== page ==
After meeting Quaker artist James Turrell last year, I have been waiting for the right time to catch his permanent art installation at the PS1 art center in Queens. Turrell’s installation is only open at particular times of the day during specific times of the year, and Queens is kind of a pain to get to from Brooklyn. I finally got to go see the installation today, and boy was it worth the effort.
Entitled "The Meeting," Turrell’s installation could not be simpler. It’s basically a square room, maybe 10 feet by 10 feet, with a bench running along the wall. The ceiling is open to the sky, with just enough exposure for the sky to fill your field of vision if you lean back. And that’s the entire exhibit.
I got to PS1 at around 4pm, intending to meander through the other exhibits and relax there before seeing the Turrell piece. My friend Veronica had good things to say about the Olafur Eliasson exhibits, so I was looking forward to catching those.
What I forgot about was that on the weekends in the summer PS1 becomes a huge art party, with thousands of hipsters converging on the courtyard to drink pricey beers and pulse to cacophonous dance music. The place was a complete zoo.
Inside the museum was a bit better. But my mellow vibe was starting to shatter. I did enjoy the Eliasson works, particularly "Beauty" — a misty, dark, dank space lit by a single strobe that casts the water droplets in a spooky light. Lots of the art films were really provocative and beautiful as well.
I just love wandering through the PS1 space, which really is an old converted schoolhouse. The peeling paint and rusting equipment just add to the ambiance.
Finally it was dusk so I made my way to the third floor to catch Turrell’s "The Meeting."
Only to find a long line of people ahead of me waiting to get in. Only in New York would you find a bunch of people queuing up to sit in an empty room.
There were so many of us waiting that the guards told us that they were only going to allow us to stay in the exhibit for 15 minutes before kicking us out. As soon as the door opened at 7pm, I rushed to the center-most seat in the room, along with 30 or so other people.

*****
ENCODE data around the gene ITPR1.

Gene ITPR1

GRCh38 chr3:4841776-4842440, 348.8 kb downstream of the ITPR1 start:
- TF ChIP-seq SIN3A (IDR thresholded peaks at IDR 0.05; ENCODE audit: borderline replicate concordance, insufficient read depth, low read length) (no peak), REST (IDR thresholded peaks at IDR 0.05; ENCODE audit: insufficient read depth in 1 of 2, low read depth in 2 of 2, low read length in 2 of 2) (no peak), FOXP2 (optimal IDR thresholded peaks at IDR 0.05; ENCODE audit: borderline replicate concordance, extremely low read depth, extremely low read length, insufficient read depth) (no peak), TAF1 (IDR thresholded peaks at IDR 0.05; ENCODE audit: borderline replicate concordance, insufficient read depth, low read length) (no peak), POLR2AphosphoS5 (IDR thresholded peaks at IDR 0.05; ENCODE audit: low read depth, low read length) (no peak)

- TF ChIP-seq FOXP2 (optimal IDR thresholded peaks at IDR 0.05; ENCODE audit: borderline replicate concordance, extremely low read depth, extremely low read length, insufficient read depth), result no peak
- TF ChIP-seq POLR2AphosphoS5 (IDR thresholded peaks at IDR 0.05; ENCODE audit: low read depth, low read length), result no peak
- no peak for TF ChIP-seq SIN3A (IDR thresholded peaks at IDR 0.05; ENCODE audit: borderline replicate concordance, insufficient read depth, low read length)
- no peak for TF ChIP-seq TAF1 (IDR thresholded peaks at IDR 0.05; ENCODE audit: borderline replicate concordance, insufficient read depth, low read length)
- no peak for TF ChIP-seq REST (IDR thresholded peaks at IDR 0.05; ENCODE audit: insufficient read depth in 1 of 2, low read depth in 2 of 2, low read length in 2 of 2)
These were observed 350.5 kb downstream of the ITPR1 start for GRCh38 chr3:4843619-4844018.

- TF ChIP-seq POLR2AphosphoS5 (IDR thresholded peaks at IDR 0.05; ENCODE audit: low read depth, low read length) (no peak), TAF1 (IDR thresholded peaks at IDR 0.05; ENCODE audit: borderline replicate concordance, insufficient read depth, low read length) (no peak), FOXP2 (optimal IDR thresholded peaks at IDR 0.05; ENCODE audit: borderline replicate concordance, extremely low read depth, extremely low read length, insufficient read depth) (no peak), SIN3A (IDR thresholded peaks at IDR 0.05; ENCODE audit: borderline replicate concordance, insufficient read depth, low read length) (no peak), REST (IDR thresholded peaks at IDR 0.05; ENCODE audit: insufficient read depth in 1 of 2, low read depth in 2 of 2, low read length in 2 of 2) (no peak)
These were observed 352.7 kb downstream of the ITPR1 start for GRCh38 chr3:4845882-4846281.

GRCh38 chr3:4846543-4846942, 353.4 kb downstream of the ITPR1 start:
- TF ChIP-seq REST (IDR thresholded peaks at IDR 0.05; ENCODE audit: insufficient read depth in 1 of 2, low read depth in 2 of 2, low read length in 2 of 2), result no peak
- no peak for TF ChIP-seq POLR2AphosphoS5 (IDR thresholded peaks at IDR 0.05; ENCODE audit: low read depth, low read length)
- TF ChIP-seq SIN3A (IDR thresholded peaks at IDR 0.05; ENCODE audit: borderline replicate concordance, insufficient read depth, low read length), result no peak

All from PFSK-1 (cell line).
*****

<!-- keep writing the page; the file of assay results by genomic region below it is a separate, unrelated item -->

This is what you see when you look up from the installation benches.
At first, there was a lot of laughing and excited talk among the visitors, not quite knowing what to make of an installation composed of just a big hole in the roof of the museum. Some people stayed for only a few minutes before retreating back to the party in the courtyard. Others called their friends on their phones and did other distracting actions.
Then an amazing thing happened. After about five minutes everyone settled down into silence. All you could hear was the "thump-thump-thump" of the dance music from downstairs. I practiced my circular breathing and felt myself enter into a serene contemplative state.
The interplay of clouds and sky was so beautiful, so graceful. A phalanx of gray clouds at one point moved across the sky, then were chased off by whispy white clouds and blue sky. The light was just beginning to dim into sunset as the guard opened the door and shooed us out.
I felt so peaceful walking out of that room, like I had emerged from a really powerful Quaker Meeting. I wanted to shake hands with everyone who was there.
It’s amazing what providing just the most simple structure for observing the world around you can do.
I can’t wait to come back to PS1. Preferably on a day when there isn’t an art party going on.